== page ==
Type of Document Master's Thesis Author Brewer, Keith Merritt Author's Email Address firstname.lastname@example.org URN etd-04282006-234758 Title Exergy Methods for the Mission-Level Analysis and Optimization of Generic Hypersonic Vehicles Degree Master of Science Department Mechanical Engineering Advisory Committee
Advisor Name Title von Spakovsky, Michael R. Committee Chair Ellis, Michael W. Committee Member Moorhouse, David Committee Member O'Brien, Walter F. Jr. Committee Member Keywords
- exergy hypersonic optimization scramjet
Date of Defense 2006-04-21 Availability unrestricted AbstractThough the field of hypersonic vehicle design is thriving again, few studies to date demonstrate the technology through a mission in which multiple flight conditions and constraints are encountered. This is likely due to the highly integrated and sensitive nature of hypersonic vehicle components. Consequently, a formal Mach 6 through Mach 10 flight envelope is explored which includes cruise, acceleration/climb, deceleration/descend and turn mission segments. An exergy approach to the vehicle synthesis/design, in which trade-offs between dissimilar technologies are observed, is proposed and measured against traditional methods of assessing highly integrated systems.
A quasi one-dimensional hypersonic vehicle system simulation program was constructed. Composed of two sub-systems, propulsion and airframe, mechanisms for loss are computed from such irreversible processes as shocks, friction, heat transfer, mixing, and incomplete combustion. The propulsion sub-system consists of inlet, combustor, and nozzle, while the airframe provides trim and force accounting measures. An energy addition mechanism, based on the potential of MHD technology, is utilized to maintain a shock-on-lip inlet operating condition. Thirteen decision variables (seven design and six operational) were chosen to govern the vehicle geometry and performance. A genetic algorithm was used to evaluate the optimal vehicle synthesis/design for three separate objective functions, i.e the optimizations involved the maximization of thrust efficiency, the minimization of fuel mass consumption, and the minimization of exergy destruction plus fuel exergy loss.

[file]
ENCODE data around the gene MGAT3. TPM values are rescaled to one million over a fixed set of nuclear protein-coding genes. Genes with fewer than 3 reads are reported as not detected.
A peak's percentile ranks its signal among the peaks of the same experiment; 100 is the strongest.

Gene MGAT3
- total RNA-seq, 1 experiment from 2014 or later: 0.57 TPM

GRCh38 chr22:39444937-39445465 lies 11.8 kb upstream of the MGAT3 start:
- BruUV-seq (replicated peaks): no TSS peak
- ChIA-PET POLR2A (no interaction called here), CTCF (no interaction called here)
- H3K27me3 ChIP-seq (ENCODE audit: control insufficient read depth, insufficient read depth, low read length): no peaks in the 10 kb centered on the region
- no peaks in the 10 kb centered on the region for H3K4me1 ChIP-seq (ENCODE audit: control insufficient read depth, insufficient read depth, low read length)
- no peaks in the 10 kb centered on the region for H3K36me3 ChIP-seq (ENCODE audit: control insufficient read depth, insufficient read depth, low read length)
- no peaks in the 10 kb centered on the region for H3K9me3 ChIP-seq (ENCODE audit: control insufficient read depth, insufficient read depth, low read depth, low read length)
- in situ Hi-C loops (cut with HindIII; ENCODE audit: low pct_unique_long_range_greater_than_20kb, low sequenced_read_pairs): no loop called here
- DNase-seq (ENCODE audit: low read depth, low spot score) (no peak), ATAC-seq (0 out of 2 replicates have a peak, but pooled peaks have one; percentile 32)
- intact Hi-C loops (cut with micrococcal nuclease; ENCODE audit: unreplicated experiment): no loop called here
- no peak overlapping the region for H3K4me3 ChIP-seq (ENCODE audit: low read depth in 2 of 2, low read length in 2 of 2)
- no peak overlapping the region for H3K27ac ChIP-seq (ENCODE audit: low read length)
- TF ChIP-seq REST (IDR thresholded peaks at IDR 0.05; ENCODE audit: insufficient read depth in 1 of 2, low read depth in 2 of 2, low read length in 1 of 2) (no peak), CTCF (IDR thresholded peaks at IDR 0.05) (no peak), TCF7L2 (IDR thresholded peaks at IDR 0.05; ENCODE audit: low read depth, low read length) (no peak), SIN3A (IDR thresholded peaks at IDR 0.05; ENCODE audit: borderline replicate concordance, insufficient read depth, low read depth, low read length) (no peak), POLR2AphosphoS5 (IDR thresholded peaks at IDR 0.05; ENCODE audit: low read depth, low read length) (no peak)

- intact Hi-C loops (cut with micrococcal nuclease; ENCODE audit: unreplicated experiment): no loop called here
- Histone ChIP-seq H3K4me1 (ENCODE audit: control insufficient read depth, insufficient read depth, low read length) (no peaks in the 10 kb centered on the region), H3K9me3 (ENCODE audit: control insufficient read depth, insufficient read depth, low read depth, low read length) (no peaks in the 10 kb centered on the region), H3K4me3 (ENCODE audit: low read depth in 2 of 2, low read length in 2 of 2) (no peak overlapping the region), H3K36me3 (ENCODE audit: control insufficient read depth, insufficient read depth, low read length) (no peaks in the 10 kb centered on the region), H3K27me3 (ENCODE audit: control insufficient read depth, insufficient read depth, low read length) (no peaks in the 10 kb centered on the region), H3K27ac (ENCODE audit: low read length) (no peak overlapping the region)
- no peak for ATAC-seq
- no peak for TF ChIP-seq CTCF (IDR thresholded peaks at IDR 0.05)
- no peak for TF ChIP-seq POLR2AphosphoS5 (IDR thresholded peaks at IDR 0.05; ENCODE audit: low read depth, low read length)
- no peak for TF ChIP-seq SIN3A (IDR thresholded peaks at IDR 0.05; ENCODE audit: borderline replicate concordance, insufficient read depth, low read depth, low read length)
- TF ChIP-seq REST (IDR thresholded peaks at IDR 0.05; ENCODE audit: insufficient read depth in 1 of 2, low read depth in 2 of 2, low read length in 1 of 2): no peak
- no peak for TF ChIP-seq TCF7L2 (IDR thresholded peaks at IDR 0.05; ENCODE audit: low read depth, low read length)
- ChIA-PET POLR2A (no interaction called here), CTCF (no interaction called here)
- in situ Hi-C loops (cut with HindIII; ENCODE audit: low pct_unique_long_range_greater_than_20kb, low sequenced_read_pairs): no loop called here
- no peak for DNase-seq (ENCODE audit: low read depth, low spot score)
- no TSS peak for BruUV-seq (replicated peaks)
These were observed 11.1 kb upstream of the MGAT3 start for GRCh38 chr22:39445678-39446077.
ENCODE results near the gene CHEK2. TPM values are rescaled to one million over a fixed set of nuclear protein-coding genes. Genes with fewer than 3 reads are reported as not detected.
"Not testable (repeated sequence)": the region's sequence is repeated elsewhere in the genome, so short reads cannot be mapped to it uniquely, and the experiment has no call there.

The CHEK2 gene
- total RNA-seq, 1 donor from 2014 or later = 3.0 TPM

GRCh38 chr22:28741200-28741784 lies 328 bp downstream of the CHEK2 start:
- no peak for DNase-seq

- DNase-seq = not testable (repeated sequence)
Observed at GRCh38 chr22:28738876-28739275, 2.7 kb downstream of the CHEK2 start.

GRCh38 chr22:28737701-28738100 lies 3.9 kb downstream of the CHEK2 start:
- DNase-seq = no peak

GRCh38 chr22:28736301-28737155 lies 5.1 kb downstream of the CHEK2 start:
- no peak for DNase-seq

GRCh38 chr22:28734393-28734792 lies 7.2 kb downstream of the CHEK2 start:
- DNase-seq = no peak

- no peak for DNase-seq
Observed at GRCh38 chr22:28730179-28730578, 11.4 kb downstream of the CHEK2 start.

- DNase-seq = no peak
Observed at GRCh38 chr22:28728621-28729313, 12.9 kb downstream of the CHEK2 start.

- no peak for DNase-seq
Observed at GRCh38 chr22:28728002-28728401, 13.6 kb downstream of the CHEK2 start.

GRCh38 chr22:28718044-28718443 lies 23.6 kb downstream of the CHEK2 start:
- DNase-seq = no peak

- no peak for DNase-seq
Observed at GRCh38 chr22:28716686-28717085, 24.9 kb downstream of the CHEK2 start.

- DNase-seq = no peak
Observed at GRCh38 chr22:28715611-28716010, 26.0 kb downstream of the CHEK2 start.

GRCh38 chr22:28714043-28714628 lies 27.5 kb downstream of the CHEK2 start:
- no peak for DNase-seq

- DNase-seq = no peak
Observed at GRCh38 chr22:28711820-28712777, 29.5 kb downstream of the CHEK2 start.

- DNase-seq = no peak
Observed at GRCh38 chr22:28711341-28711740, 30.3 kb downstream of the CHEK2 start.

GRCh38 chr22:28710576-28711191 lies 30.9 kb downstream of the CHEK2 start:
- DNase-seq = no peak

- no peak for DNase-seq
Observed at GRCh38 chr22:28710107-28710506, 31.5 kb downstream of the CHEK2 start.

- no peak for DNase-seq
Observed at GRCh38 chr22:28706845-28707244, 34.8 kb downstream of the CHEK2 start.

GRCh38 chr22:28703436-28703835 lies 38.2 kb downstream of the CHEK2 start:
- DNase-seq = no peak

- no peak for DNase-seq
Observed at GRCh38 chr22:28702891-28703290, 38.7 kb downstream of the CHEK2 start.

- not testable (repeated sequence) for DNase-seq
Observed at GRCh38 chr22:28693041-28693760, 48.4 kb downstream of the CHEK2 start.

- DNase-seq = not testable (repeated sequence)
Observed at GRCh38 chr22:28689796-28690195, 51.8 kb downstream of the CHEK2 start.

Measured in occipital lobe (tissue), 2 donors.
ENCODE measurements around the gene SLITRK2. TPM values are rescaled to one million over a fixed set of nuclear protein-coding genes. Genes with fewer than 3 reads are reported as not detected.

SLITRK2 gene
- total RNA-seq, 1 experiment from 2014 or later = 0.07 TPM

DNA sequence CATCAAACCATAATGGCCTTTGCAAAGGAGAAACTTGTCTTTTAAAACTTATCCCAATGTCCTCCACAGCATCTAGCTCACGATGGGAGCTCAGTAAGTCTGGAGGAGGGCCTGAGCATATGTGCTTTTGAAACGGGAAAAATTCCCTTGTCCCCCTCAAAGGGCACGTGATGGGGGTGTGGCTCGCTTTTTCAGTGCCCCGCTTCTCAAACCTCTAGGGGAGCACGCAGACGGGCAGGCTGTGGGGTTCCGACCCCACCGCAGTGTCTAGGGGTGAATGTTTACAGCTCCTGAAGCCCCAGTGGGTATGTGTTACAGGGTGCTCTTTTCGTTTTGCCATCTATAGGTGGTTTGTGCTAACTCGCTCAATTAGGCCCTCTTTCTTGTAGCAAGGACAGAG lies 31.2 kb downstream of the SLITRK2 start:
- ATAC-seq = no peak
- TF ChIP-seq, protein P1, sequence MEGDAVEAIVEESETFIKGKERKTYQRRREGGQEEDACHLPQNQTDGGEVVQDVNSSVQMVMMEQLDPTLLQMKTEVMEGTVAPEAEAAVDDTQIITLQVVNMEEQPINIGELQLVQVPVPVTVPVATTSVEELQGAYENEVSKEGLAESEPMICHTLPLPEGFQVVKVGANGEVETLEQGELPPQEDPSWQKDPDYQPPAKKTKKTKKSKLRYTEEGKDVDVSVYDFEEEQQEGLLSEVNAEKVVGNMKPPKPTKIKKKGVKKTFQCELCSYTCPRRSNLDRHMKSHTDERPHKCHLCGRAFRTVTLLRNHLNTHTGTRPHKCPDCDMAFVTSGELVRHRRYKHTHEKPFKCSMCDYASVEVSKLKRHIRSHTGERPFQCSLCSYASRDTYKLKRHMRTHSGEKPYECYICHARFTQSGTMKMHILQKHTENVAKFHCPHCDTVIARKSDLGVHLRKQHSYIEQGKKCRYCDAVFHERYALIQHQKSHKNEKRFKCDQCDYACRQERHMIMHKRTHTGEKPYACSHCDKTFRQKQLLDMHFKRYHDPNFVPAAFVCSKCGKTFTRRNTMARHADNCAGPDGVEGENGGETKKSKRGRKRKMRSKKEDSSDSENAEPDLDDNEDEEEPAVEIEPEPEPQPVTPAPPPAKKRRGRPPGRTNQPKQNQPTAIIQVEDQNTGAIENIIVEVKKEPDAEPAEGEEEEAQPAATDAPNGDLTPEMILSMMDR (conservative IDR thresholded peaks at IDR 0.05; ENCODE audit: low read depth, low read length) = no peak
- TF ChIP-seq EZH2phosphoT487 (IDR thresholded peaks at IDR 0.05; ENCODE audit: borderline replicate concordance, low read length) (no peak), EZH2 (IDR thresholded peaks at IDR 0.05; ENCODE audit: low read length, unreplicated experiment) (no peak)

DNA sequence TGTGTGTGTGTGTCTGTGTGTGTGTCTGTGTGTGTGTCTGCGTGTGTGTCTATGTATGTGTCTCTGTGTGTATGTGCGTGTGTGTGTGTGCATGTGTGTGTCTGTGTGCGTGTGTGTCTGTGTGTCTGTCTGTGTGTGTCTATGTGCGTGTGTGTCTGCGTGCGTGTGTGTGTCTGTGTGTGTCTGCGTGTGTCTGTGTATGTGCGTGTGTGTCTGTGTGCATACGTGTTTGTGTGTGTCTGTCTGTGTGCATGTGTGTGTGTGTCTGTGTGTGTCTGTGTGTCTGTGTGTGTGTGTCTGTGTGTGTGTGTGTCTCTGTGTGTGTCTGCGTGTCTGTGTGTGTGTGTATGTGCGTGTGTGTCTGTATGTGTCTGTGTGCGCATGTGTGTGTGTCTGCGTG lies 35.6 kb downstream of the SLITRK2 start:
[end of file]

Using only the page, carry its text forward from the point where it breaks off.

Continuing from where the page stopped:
The principal results found the minimum fuel consumption and minimum exergy destruction measures equivalent, both meeting the constraints of the mission while using 11% less fuel than the thrust efficiency measure. Optimizing the vehicle for the single most constrained mission segment yielded a vehicle capable of flying the entire mission but with fuel consumption and exergy destruction plus fuel loss values greater than the above mentioned integrated vehicle solutions. In essence, the mission-level analysis provided much insight into the dynamics of mission-level hypersonic flight and demonstrated the usefulness of an exergy destruction minimization measure for highly integrated synthesis/design.
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